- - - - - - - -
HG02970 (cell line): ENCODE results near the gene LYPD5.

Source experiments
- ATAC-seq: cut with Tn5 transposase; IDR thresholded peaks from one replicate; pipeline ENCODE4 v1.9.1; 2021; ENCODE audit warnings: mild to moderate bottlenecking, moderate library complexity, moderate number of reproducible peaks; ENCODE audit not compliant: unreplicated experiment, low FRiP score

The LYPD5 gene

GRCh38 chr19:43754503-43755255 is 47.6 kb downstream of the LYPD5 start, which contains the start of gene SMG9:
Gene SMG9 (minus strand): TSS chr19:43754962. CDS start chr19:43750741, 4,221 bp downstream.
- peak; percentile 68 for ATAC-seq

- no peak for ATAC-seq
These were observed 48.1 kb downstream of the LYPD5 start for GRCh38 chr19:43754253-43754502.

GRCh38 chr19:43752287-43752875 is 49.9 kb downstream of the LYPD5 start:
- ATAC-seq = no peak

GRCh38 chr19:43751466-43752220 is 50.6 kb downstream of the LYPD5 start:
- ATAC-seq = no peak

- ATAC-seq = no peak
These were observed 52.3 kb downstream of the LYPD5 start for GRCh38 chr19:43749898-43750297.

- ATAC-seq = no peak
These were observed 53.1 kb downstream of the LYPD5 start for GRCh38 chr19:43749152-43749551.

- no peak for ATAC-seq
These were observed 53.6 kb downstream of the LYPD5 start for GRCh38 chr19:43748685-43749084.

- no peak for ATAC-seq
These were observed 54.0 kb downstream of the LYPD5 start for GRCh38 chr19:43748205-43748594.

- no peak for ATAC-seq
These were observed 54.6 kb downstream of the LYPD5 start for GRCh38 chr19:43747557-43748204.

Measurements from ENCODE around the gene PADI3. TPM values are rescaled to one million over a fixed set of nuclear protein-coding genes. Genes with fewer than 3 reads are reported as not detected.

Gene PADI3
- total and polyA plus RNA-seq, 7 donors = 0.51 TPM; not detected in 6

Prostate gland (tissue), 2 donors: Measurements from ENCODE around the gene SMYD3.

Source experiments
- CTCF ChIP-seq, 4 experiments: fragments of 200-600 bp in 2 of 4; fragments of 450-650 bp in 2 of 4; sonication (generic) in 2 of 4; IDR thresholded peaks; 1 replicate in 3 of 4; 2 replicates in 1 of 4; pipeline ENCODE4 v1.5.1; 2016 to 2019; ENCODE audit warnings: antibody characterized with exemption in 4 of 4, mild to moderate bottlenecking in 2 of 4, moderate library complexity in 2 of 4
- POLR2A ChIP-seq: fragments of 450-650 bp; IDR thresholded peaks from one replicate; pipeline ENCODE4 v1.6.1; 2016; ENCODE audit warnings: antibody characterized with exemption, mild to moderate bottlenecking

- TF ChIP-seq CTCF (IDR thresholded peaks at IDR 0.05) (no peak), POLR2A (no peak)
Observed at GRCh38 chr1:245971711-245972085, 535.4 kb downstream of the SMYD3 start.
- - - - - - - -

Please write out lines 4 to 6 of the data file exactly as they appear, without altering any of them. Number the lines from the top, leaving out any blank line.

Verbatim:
The LYPD5 gene

GRCh38 chr19:43754503-43755255 is 47.6 kb downstream of the LYPD5 start, which contains the start of gene SMG9:
Gene SMG9 (minus strand): TSS chr19:43754962. CDS start chr19:43750741, 4,221 bp downstream.